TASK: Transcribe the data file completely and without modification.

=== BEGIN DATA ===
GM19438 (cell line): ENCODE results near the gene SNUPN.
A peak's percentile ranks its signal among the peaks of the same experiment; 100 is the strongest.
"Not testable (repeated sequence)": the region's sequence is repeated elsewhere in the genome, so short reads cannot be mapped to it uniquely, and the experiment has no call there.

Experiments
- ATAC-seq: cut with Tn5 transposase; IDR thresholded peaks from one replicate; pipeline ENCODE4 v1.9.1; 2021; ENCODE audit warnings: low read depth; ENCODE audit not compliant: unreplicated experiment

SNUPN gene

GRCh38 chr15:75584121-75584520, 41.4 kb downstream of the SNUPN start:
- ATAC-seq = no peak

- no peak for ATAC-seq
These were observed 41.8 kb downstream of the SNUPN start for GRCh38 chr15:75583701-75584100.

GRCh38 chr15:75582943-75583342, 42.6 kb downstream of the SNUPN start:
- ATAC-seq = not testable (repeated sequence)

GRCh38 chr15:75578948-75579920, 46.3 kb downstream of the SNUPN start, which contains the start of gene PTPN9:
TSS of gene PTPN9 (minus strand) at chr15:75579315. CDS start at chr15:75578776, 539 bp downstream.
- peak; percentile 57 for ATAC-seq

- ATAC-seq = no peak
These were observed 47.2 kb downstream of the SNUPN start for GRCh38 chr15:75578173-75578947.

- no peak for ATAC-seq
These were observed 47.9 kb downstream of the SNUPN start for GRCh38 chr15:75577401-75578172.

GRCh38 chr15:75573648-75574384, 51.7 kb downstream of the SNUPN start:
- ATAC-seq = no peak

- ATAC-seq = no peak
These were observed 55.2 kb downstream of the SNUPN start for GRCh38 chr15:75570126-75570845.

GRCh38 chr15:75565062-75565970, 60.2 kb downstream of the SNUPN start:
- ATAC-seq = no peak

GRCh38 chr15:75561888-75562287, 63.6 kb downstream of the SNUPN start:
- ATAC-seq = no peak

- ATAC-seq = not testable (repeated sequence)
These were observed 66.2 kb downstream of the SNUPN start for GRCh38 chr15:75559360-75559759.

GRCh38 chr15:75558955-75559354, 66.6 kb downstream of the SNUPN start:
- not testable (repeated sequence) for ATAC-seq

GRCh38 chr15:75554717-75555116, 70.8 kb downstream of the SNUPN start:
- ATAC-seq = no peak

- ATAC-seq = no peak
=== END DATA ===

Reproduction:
GM19438 (cell line): ENCODE results near the gene SNUPN.
A peak's percentile ranks its signal among the peaks of the same experiment; 100 is the strongest.
"Not testable (repeated sequence)": the region's sequence is repeated elsewhere in the genome, so short reads cannot be mapped to it uniquely, and the experiment has no call there.

Experiments
- ATAC-seq: cut with Tn5 transposase; IDR thresholded peaks from one replicate; pipeline ENCODE4 v1.9.1; 2021; ENCODE audit warnings: low read depth; ENCODE audit not compliant: unreplicated experiment

SNUPN gene

GRCh38 chr15:75584121-75584520, 41.4 kb downstream of the SNUPN start:
- ATAC-seq = no peak

- no peak for ATAC-seq
These were observed 41.8 kb downstream of the SNUPN start for GRCh38 chr15:75583701-75584100.

GRCh38 chr15:75582943-75583342, 42.6 kb downstream of the SNUPN start:
- ATAC-seq = not testable (repeated sequence)

GRCh38 chr15:75578948-75579920, 46.3 kb downstream of the SNUPN start, which contains the start of gene PTPN9:
TSS of gene PTPN9 (minus strand) at chr15:75579315. CDS start at chr15:75578776, 539 bp downstream.
- peak; percentile 57 for ATAC-seq

- ATAC-seq = no peak
These were observed 47.2 kb downstream of the SNUPN start for GRCh38 chr15:75578173-75578947.

- no peak for ATAC-seq
These were observed 47.9 kb downstream of the SNUPN start for GRCh38 chr15:75577401-75578172.

GRCh38 chr15:75573648-75574384, 51.7 kb downstream of the SNUPN start:
- ATAC-seq = no peak

- ATAC-seq = no peak
These were observed 55.2 kb downstream of the SNUPN start for GRCh38 chr15:75570126-75570845.

GRCh38 chr15:75565062-75565970, 60.2 kb downstream of the SNUPN start:
- ATAC-seq = no peak

GRCh38 chr15:75561888-75562287, 63.6 kb downstream of the SNUPN start:
- ATAC-seq = no peak

- ATAC-seq = not testable (repeated sequence)
These were observed 66.2 kb downstream of the SNUPN start for GRCh38 chr15:75559360-75559759.

GRCh38 chr15:75558955-75559354, 66.6 kb downstream of the SNUPN start:
- not testable (repeated sequence) for ATAC-seq

GRCh38 chr15:75554717-75555116, 70.8 kb downstream of the SNUPN start:
- ATAC-seq = no peak

- ATAC-seq = no peak